"Writing Powerful Narratives," which was held at the Reynolds Journalism Institute March 4, 2013, featured several speakers throughout the day who talked about reporting and writing long-form nonfiction.

One of the speakers was Missouri School of Journalism alumnus Tony Rehagen who is a three-time finalist for the City and Regional Magazine Association Writer of the Year (CRMA) Award. Rehagen shared some of his thoughts on what makes a story and how to find stories.

Tony Rehagen“Ideas are the currency of what we do,” said Tony Rehagen, senior editor of Atlanta Magazine. If you don’t have an idea, none of the rest of it matters, said Rehagen during the workshop.


  • Freelancers, your ideas are what sell you. Before you pitch an idea to an editor, do some reporting first. Invest yourself in your topic so you know enough to sell something to an editor.
  • Newspapers don’t have a lot of money to spend on investigative reporting so there are stories that can be expanded and grown. Look for stories that are unfinished.
  • Get out and observe your surroundings. Listen to people talk.
  • Find a topic and then narrow the topic down to a narrative — what is it about this person that I want to write about?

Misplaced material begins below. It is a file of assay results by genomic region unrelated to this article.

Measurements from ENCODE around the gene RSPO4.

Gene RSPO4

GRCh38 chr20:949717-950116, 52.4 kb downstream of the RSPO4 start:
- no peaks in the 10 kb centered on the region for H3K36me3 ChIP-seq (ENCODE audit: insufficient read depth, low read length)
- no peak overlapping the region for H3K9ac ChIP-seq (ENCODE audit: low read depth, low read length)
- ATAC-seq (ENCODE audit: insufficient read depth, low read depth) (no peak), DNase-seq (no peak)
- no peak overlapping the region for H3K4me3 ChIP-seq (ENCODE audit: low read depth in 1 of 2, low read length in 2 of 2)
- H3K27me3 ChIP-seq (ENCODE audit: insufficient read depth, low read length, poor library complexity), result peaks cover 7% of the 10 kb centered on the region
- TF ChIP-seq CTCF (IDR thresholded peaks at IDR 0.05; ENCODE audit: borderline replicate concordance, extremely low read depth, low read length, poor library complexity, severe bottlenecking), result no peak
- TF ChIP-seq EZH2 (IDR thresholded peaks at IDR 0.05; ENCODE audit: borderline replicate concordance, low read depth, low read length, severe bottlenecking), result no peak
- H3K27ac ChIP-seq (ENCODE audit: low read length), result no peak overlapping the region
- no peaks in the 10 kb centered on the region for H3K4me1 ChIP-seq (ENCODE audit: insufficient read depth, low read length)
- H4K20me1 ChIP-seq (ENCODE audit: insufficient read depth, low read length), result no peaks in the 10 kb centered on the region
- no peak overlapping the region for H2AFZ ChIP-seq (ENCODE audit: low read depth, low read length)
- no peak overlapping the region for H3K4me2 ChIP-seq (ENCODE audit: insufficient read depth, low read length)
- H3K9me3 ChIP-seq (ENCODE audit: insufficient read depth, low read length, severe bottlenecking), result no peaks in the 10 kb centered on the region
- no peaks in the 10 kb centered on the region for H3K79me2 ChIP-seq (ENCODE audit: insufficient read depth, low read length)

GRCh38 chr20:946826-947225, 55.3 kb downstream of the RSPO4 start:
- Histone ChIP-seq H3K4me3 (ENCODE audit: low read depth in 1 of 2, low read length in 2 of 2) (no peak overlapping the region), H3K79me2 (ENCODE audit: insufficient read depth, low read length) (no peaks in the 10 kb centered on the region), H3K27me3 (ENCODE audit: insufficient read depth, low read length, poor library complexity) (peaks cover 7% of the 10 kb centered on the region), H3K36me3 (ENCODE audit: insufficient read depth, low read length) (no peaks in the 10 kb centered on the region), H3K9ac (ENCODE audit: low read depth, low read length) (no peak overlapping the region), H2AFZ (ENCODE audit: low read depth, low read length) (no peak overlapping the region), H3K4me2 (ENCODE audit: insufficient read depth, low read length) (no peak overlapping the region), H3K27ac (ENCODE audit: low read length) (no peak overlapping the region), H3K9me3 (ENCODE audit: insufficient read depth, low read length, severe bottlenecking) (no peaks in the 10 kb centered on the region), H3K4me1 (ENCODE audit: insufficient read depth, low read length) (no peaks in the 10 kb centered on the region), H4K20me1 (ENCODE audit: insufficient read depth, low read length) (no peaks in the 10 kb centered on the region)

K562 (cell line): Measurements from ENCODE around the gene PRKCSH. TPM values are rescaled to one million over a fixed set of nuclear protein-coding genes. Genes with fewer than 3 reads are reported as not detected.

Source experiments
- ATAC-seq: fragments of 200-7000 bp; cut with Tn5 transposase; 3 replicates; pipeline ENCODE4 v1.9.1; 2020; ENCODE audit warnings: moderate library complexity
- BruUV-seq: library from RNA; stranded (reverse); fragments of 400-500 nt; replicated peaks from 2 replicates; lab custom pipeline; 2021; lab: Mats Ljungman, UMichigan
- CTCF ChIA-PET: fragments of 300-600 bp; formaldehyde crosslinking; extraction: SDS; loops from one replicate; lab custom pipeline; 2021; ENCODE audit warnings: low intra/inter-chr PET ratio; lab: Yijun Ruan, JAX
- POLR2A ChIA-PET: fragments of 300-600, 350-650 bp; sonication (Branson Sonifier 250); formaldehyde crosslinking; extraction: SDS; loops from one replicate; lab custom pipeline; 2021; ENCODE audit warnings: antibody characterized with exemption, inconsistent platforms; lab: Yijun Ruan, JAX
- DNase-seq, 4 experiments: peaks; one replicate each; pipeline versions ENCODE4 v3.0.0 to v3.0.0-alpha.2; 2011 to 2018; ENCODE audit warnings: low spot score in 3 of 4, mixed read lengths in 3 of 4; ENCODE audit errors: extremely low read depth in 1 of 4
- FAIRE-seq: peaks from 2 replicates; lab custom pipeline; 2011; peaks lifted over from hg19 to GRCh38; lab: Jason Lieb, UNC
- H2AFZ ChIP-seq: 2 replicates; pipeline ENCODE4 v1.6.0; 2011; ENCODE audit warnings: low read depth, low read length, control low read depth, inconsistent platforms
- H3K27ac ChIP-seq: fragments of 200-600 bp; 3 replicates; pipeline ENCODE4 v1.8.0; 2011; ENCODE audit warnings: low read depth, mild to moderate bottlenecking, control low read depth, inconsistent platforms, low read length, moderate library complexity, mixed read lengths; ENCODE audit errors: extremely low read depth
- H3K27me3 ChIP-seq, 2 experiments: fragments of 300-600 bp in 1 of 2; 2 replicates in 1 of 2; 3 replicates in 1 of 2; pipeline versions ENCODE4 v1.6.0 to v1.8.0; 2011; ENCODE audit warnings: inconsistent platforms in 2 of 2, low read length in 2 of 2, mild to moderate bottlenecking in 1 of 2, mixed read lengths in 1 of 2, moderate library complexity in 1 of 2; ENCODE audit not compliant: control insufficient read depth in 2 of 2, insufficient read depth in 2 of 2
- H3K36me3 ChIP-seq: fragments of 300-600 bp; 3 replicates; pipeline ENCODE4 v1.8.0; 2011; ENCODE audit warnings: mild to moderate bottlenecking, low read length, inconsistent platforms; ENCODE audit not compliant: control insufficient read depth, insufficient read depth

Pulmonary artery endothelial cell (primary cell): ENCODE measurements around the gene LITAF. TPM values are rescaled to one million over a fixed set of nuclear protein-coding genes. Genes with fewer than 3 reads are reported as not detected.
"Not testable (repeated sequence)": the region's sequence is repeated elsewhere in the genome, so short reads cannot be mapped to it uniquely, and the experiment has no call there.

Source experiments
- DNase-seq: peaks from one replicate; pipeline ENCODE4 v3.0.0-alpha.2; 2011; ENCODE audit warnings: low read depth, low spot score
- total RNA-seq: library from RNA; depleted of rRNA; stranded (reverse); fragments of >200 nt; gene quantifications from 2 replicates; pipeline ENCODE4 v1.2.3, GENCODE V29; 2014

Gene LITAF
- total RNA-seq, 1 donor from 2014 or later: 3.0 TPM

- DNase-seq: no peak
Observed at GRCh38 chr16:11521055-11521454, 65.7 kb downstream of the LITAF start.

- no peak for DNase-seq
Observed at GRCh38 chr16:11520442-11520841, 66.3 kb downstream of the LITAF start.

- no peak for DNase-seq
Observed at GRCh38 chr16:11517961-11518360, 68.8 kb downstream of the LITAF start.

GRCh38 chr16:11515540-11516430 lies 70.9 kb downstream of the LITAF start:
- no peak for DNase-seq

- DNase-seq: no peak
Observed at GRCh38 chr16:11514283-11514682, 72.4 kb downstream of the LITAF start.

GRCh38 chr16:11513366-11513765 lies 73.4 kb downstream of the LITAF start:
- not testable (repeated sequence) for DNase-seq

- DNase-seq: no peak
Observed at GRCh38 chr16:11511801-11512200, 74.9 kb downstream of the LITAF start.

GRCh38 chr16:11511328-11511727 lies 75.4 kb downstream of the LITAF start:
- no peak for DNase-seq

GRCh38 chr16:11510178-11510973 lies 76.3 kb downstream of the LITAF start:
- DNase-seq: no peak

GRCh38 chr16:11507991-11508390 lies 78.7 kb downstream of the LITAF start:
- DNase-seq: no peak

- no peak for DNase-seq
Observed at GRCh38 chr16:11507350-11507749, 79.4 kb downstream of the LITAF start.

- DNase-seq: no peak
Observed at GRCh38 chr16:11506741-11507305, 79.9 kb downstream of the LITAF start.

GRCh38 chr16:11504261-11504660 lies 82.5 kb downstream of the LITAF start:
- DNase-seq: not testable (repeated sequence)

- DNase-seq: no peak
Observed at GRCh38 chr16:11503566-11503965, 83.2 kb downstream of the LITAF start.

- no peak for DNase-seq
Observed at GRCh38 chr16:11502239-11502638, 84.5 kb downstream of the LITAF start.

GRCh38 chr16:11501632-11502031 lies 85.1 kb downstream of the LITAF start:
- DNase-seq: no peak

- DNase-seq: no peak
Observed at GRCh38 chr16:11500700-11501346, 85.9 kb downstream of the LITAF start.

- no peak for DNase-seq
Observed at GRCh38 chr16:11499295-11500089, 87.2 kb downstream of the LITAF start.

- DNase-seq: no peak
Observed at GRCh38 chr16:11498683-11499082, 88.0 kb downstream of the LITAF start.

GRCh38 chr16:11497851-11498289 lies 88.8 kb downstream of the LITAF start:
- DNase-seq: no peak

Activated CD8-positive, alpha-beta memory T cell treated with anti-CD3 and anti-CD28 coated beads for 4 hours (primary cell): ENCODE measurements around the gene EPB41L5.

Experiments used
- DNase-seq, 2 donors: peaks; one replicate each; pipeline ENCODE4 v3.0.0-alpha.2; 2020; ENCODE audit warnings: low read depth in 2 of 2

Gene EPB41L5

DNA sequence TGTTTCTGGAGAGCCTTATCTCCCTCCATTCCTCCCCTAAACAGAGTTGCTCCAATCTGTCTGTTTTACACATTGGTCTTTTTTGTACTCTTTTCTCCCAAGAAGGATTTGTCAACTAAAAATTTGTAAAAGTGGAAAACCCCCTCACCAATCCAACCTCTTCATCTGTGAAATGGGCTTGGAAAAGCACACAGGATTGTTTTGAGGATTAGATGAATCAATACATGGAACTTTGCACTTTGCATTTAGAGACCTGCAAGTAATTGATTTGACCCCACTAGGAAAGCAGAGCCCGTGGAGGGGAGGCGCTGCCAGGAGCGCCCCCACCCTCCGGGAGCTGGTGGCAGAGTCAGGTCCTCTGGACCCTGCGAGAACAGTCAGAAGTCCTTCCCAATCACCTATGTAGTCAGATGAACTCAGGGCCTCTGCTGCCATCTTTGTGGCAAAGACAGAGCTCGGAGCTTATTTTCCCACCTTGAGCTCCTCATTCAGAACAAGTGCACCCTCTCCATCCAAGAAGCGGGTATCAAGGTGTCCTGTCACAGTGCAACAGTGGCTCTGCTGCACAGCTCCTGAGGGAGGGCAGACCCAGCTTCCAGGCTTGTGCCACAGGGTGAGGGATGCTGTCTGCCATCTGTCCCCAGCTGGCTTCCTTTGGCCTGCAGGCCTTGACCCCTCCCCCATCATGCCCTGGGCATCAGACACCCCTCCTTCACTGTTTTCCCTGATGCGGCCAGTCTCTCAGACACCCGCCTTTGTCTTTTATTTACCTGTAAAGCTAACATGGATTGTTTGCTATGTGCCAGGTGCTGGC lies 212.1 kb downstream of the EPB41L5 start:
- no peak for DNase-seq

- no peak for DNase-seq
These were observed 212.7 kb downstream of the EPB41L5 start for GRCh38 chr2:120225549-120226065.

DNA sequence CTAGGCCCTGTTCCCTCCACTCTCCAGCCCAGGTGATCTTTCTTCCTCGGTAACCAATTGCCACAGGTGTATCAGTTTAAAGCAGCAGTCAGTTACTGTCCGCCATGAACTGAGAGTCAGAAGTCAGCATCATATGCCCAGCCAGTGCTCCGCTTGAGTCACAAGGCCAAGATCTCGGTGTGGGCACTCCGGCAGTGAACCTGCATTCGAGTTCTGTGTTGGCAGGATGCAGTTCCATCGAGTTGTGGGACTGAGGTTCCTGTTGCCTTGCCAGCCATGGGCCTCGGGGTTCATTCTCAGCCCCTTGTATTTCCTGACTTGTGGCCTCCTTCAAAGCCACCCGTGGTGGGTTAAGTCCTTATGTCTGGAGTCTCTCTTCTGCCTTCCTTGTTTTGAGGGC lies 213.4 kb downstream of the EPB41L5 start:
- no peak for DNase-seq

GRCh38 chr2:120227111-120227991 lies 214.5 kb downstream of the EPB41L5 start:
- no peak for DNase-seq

• Get rid of any preconceived notions you have about a person before reporting.
  • When assigned a story that doesn’t seem that interesting on the surface, dig for what the story is really about. What will make this story resonate with readers?
    • Is this story about shrimping or something else?
      • Rehagen learned that “The Last Trawlers,” would become a business story. Shrimping is a dying industry along the coast of Georgia.
      • He also learned that the shrimping business went back four generations in this family.
  • Try to glean a quote that can become the heart of a story. Rehagen shared this example from his article.                                
    • “Twenty years ago, this was a city.” — There used to be so many lights on the horizon from the fishing boats that it looked like a city skyline. Now there were only a few lights.
  • Have a story that’s been reported over and over? Look for a way to make the story relevant to the time. Make it new and fresh.


"Writing Powerful Narratives," was sponsored by Meredith Corporation, Missouri School of Journalism's Magazine Faculty and the Donald W. Reynolds Journalism Institute. The workshop was coordinated by John Fennell, an associate professor and a Meredith Chair in service journalism at the Missouri School of Journalism.

Jennifer Nelson-Pallikkathayil  
Senior Information Specialist


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